Dynamiters coach reacts to new restrictions

The 2020 Wasa Triathlon was cancelled. Above, the bike portion of the 2019 event. Bulletin file
Gerick Sports Wasa Triathlon committee is going ahead with planning 2021 event

Lots of uncertainty, but the committee has decided its too early to cancel

Dr. Albert de Villiers, Chief Medical Health Officer for the Interior Health Authority. (Contributed)
‘People need to start listening’: IH top doc combats COVID-19 misconceptions

Dr. Albert de Villiers says light at the end of the tunnel will grow in step with people’s adherence to PHO guidance

(File)
One death and 82 new cases of COVID-19 in Interior Health

1,981 total cases, 609 are active and those individuals are on isolation

Pickleball game in Vancouver on Sunday, November 8, 2020. B.C.’s public health restrictions for COVID-19 have been extended to adult team sports, indoors and outside. THE CANADIAN PRESS/Darryl Dyck
711 more COVID-19 cases detected in B.C. Friday

‘Virus is not letting up and neither can we’

Demonstrators, organized by the Public Fishery Alliance, outside the downtown Vancouver offices of Fisheries and Oceans Canada July 6 demand the marking of all hatchery chinook to allow for a sustainable public fishery while wild stocks recover. (Public Fishery Alliance Facebook photo)
Angry B.C. anglers see petition tabled in House of Commons

Salmon fishers demand better access to the healthy stocks in the public fishery

(Hotel Zed/Flytographer)
B.C. hotel grants couple 18 years of free stays after making baby on Valentines Day

Hotel Zed has announced a Kelowna couple has received free Valentines Day stays for next 18 years

Farmers raise slogans during a protest on a highway at the Delhi-Haryana state border, India, Thursday, Dec. 3, 2020. Prime Minister Justin Trudeau rejected the diplomatic scolding Canada’s envoy to India received on Friday for his recent comments in support of protesting Indian farmers. Tens of thousands of farmers have descended upon the borders of New Delhi to protest new farming laws that they say will open them to corporate exploitation. THE CANADIAN PRESS/AP-Manish Swarup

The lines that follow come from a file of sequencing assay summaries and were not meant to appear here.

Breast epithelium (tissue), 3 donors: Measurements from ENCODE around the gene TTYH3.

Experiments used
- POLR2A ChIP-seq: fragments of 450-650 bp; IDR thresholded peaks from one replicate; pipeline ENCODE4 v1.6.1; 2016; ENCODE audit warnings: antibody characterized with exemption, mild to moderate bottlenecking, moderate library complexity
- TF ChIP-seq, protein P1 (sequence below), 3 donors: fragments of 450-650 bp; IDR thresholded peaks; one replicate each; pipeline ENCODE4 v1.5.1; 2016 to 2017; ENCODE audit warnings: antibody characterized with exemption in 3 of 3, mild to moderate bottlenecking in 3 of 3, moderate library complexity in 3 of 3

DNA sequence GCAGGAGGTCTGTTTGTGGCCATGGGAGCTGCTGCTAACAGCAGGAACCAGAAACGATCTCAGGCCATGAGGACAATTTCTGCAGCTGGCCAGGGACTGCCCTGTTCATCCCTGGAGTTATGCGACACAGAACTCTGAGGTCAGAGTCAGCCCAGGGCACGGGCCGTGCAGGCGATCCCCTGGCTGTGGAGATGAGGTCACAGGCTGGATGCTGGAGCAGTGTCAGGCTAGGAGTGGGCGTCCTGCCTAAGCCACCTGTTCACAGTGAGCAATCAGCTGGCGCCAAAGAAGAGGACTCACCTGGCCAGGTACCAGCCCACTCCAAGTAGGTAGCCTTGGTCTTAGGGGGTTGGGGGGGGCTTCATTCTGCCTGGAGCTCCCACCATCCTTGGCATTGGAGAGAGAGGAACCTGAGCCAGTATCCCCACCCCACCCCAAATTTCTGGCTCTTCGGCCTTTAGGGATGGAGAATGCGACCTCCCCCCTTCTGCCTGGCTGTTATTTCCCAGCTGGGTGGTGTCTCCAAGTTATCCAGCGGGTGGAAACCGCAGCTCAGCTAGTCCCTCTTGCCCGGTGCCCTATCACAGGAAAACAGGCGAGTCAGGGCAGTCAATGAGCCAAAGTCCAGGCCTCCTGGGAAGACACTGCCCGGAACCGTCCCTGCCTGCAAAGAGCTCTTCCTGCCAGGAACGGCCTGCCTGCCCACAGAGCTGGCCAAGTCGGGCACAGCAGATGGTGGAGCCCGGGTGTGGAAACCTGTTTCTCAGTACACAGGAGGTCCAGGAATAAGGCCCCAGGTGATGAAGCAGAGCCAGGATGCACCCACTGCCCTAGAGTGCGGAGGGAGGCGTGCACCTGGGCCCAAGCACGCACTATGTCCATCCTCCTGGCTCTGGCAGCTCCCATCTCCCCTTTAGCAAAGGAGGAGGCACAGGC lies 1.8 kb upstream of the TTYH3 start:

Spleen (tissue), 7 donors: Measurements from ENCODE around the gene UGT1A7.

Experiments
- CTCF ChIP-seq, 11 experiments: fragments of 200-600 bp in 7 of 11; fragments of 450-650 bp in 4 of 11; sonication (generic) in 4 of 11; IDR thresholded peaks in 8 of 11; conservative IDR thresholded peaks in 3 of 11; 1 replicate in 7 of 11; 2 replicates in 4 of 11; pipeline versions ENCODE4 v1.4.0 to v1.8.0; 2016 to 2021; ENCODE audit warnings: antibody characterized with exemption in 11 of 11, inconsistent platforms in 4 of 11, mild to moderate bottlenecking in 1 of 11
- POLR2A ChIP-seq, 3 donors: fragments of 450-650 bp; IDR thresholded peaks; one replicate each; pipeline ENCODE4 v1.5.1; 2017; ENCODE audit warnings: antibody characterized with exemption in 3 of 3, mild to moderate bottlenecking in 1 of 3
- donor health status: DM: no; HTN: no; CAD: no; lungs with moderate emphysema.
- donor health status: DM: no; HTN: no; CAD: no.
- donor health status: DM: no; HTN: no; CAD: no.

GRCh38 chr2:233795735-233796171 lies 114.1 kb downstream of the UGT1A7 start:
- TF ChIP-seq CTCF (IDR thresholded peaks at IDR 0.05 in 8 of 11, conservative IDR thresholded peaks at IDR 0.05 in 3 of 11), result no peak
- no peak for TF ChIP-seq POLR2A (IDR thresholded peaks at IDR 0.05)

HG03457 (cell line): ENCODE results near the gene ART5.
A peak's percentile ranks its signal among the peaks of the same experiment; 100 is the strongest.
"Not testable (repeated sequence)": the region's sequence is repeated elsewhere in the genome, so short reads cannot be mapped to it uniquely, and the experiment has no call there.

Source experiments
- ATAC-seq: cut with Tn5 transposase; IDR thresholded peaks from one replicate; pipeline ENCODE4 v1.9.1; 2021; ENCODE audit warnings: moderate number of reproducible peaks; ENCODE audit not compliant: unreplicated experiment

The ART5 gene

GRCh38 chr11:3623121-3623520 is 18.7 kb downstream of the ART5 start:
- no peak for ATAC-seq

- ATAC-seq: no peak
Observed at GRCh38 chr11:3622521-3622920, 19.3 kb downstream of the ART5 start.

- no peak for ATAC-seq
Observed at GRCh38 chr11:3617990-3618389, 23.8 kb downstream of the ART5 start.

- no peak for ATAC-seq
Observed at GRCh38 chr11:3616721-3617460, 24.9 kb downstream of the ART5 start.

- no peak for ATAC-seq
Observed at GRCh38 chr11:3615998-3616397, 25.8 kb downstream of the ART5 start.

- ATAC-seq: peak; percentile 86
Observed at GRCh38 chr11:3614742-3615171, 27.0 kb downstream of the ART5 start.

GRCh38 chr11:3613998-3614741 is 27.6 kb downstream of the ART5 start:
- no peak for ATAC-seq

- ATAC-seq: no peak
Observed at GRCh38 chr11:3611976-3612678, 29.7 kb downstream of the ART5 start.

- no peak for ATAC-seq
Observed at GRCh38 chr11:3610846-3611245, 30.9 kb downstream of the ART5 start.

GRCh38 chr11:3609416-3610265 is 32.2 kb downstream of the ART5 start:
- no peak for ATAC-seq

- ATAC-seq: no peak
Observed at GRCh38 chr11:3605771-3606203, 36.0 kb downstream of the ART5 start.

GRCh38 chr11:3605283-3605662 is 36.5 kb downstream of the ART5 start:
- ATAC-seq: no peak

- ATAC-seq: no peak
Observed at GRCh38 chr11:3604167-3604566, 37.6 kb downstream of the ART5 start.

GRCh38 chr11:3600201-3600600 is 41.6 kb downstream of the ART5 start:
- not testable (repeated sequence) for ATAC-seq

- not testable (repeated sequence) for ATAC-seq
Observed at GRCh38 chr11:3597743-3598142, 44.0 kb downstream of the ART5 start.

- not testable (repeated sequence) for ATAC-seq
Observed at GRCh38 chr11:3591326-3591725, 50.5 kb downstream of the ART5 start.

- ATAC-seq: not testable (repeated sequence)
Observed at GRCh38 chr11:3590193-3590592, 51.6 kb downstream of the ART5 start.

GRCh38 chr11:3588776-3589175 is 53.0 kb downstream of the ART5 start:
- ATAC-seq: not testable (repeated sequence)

Trudeau brushes off India’s criticism for standing with farmers in anti-Modi protests

The High Commission of India in Ottawa had no comment when contacted Friday

Nurse Kath Olmstead prepares a shot as the world’s biggest study of a possible COVID-19 vaccine, developed by the National Institutes of Health and Moderna Inc., gets underway Monday, July 27, 2020, in Binghamton, N.Y. U.S. biotech firm Moderna says its vaccine is showing signs of producing lasting immunity to COVID-19, and that it will have as many as many as 125 million doses available by the end of March. THE CANADIAN PRESS/AP-Hans Pennink
Canada orders more COVID vaccines, refines advice on first doses as cases reach 400K

Canada recorded its 300,000th case of COVID-19 on Nov. 16

Join Black Press Media and Do Some Good
Join Black Press Media and Do Some Good

Pay it Forward program supports local businesses in their community giving

Apartments are seen lit up in downtown Vancouver as people are encouraged to stay home during the global COVID-19 pandemic on Thursday, Dec. 3, 2020. British Columbia’s deputy provincial health officer says provincewide data show the most important area B.C. must tackle in its response to the COVID-19 pandemic is health inequity. THE CANADIAN PRESS/Marissa Tiel
Age, income among top factors affecting well-being during pandemic, B.C. survey shows

Among respondents earning $20,000 a year or less, more than 41 per cent reported concern about food insecurity

Interior Health says Salmo’s COVID-19 cases have been contained. Photo: Wikimedia Commons
Interior Health: Salmo’s COVID-19 cases are contained

Every person who tested positive has recovered

Victoria-based driving instructors are concerned for their own and the community’s safety with the continued number of residents from COVID hotspots in the Lower Mainland coming to the city to take their driving road tests. (Black Press Media file photo)
Students from COVID hotspots travel to Vancouver Island for driving tests

Union leader calls on government to institute stronger travel ban

Most Read